Maurice De Jong, the infamous mastermind behind a myriad of projects, the most notable of which are of the benevolent, pitch black noise and drone of Gnaw Their Tongues and the schizophrenic, electronic black metal of Cloaks Of Altering. Given his penchant for darkness and unrelenting anguish under his other guises, De Jong pulls a surprisingly uplifting album out of the bag with this new offering. Sadly the previous Aurora Borealis release ‘1973’ under the Seirom name flew under my musical radar, so no comparisons can be made against the previous effort, but for those of us only familiar with his other output you will be in for a pleasant surprise.
The first two tracks on the album fit together wonderfully, weaving intricate layers of atmosphere and muted orchestration with meticulous detail, the resulting effect bringing together elements akin to the blissed out experimentation of Christian Fennesz and the shoegaze/post-rock vibes of Jesu with residual shards of black metal and psychedelia thrown into the mix for good measure. ‘I’m So Glad To Have Been A Part Of You’ kicks things up to a different level, from the restrained opening synth through the melancholic but strangely euphoric vocals and occasional bursts of bass and guitar, the track is spellbinding, right through to the emotionally crushing finale. ‘Starshine’ finishes off the first half of the album; here the black metal vibe is playing centre stage, though the overall effect is far from menacing and bleak but instead ethereal and quite transcendent. Particular point should be made to the creeping bass that surfaces mid track, it sits so well within the piece that I could not wait for it to drop on repeated listens and made my hairs stand on end every time.
‘The Best You Can Be’ plays out like a soundtrack piece, in the same vein as Mogwai in terms of flow and their ability to sonically craft emotion with ease, the distant piano and dreamy female vocals suck you in and the Krautrock elements keep you hooked, another fantastic track. ‘Leaving’ is probably my favourite on the album, the intro alone is mesmerising, broken soundscapes play out in the background like forgotten memories backed by an ever evolving and soaring guitar, but again it’s the bass that hits you, all the elements bring to mind the more ambient sections of Burial’s output (the dub/grime producer not the death metal guys) – as bizarre of a reference point as that may be, just give it a whirl and you will see what I mean.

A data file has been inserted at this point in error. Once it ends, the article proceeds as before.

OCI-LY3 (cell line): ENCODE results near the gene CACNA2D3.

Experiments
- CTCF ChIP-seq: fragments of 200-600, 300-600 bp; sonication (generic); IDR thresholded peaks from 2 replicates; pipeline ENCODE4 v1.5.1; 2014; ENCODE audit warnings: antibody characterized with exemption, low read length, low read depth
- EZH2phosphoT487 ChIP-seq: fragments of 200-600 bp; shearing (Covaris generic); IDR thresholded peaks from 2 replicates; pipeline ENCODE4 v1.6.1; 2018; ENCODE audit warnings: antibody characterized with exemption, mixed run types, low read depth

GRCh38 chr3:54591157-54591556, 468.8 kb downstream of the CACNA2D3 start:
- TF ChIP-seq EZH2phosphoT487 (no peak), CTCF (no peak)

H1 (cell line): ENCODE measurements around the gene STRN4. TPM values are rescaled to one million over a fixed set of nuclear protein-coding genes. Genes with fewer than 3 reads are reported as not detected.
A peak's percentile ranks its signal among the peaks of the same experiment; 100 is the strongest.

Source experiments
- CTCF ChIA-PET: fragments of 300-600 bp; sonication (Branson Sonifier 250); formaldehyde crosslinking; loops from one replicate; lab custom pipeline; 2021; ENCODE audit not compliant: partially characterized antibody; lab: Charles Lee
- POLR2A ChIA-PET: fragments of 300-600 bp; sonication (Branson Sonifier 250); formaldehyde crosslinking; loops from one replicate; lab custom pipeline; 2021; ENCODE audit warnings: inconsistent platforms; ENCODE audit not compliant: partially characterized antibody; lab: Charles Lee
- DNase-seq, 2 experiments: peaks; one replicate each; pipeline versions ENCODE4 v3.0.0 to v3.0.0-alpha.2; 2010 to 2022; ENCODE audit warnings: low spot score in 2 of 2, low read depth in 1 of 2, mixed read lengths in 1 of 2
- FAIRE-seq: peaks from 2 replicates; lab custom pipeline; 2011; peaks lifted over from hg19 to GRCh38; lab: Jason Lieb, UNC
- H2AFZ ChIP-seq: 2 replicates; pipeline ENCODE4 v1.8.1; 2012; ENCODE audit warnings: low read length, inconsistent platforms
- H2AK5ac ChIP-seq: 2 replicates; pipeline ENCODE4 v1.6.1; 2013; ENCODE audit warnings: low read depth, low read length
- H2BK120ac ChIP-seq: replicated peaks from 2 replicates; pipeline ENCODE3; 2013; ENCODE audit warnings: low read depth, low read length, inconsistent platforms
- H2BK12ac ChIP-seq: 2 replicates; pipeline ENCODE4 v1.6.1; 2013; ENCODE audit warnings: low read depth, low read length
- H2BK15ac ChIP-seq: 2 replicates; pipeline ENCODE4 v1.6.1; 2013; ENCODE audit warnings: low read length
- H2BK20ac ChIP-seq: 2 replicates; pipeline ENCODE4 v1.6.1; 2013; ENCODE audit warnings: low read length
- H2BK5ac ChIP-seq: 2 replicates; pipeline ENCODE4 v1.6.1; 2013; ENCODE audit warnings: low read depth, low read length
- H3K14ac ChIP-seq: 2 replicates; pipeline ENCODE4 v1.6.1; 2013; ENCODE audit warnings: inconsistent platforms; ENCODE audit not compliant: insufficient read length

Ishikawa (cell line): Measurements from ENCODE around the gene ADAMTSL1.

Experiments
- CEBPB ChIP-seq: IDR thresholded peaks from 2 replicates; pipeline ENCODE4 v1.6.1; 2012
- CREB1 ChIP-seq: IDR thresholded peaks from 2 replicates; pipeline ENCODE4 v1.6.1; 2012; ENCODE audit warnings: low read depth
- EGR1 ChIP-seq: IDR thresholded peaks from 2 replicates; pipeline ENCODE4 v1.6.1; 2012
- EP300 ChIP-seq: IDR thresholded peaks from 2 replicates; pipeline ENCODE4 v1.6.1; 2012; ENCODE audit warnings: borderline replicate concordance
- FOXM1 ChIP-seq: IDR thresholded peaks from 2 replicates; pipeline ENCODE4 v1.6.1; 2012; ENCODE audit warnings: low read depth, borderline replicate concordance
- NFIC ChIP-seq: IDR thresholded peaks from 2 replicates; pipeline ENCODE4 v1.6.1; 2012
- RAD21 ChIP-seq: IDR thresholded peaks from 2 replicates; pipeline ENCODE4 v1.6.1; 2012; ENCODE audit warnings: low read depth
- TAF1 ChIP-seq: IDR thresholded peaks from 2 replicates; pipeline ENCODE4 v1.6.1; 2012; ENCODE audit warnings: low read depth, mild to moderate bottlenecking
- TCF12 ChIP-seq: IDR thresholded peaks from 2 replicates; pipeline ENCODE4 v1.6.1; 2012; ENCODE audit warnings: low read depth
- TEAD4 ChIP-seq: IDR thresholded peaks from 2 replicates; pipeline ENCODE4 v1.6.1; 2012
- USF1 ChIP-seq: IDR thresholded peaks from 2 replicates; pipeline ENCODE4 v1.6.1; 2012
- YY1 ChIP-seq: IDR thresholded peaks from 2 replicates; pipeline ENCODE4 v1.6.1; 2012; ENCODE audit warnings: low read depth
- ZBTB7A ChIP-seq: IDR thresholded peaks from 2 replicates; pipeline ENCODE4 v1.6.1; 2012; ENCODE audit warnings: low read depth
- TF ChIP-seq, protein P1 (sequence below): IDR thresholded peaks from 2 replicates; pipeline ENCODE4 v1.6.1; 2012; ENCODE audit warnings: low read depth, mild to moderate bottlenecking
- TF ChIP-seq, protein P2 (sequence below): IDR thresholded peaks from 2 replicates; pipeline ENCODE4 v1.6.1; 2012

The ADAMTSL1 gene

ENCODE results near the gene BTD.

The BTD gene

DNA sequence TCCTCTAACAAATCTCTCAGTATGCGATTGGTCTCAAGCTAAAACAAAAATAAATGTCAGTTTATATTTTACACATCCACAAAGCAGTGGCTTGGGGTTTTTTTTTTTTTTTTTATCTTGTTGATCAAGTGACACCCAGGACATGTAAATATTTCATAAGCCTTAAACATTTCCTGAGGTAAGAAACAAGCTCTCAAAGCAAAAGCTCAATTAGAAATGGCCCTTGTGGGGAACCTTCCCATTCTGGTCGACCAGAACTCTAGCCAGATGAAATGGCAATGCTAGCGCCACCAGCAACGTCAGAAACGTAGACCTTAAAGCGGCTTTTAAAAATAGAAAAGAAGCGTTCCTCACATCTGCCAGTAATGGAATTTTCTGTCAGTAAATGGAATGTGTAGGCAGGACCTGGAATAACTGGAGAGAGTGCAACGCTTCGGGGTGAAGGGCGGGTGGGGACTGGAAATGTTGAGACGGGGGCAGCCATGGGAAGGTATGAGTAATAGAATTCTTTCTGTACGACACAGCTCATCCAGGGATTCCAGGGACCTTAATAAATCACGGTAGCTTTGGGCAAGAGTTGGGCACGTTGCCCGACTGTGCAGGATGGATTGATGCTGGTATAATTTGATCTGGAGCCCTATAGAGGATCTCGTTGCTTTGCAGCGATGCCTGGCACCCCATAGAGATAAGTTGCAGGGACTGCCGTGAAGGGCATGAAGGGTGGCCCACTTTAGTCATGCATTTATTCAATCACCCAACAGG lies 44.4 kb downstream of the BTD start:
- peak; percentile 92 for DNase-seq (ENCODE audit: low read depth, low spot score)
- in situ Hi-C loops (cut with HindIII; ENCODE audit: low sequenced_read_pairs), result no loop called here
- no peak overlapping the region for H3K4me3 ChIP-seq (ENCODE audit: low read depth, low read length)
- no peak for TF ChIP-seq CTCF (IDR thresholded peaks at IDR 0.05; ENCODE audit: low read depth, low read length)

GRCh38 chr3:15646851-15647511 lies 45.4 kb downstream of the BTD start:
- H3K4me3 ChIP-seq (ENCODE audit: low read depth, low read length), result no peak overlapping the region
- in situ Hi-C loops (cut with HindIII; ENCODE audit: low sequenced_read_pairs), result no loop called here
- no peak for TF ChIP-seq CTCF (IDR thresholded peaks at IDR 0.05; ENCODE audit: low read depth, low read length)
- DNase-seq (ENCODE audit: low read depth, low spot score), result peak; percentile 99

The final trio of tracks kicks off with ‘Exalted’ which lays down blast beats as the backbone to the whole piece with layers of guitar, distortion and swathes of electronics providing the chaos, a chaos which is carefully restrained and implemented in such a way that does away with boundaries and musical preconception. The final two pieces play out the end scenes in typically epic fashion, focusing more on the ambience and orchestral work to serve up the ending in true soundtrack fashion, bombastic and stunning in every sense.
I can’t lavish praise on this record enough, suffice to say that if your partial to experimental and truly original music this should be in your catalogue as soon as possible.
Scribed by: Todd Robinson